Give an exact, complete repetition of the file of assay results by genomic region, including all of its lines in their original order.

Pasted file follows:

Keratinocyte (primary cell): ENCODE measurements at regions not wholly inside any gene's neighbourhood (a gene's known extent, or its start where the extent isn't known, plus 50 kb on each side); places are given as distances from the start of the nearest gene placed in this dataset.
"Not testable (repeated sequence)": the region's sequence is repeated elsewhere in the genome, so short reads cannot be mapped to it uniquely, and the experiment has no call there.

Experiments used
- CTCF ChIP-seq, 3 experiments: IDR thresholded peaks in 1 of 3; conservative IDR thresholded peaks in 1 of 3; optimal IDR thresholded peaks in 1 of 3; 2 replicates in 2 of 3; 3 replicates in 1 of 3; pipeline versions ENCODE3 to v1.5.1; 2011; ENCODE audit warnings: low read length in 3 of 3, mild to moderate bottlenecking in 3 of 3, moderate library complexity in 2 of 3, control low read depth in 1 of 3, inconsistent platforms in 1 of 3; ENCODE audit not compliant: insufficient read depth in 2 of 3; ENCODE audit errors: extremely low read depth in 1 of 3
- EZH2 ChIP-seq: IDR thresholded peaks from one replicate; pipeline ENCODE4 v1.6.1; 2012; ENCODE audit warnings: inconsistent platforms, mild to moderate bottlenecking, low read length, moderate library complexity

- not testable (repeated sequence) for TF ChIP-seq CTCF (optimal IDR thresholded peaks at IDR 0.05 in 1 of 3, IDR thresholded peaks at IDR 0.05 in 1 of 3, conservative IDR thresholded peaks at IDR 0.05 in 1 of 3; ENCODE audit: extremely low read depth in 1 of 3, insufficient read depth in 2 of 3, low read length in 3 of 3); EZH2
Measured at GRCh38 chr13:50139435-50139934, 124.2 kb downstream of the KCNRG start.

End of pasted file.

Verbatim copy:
Keratinocyte (primary cell): ENCODE measurements at regions not wholly inside any gene's neighbourhood (a gene's known extent, or its start where the extent isn't known, plus 50 kb on each side); places are given as distances from the start of the nearest gene placed in this dataset.
"Not testable (repeated sequence)": the region's sequence is repeated elsewhere in the genome, so short reads cannot be mapped to it uniquely, and the experiment has no call there.

Experiments used
- CTCF ChIP-seq, 3 experiments: IDR thresholded peaks in 1 of 3; conservative IDR thresholded peaks in 1 of 3; optimal IDR thresholded peaks in 1 of 3; 2 replicates in 2 of 3; 3 replicates in 1 of 3; pipeline versions ENCODE3 to v1.5.1; 2011; ENCODE audit warnings: low read length in 3 of 3, mild to moderate bottlenecking in 3 of 3, moderate library complexity in 2 of 3, control low read depth in 1 of 3, inconsistent platforms in 1 of 3; ENCODE audit not compliant: insufficient read depth in 2 of 3; ENCODE audit errors: extremely low read depth in 1 of 3
- EZH2 ChIP-seq: IDR thresholded peaks from one replicate; pipeline ENCODE4 v1.6.1; 2012; ENCODE audit warnings: inconsistent platforms, mild to moderate bottlenecking, low read length, moderate library complexity

- not testable (repeated sequence) for TF ChIP-seq CTCF (optimal IDR thresholded peaks at IDR 0.05 in 1 of 3, IDR thresholded peaks at IDR 0.05 in 1 of 3, conservative IDR thresholded peaks at IDR 0.05 in 1 of 3; ENCODE audit: extremely low read depth in 1 of 3, insufficient read depth in 2 of 3, low read length in 3 of 3); EZH2
Measured at GRCh38 chr13:50139435-50139934, 124.2 kb downstream of the KCNRG start.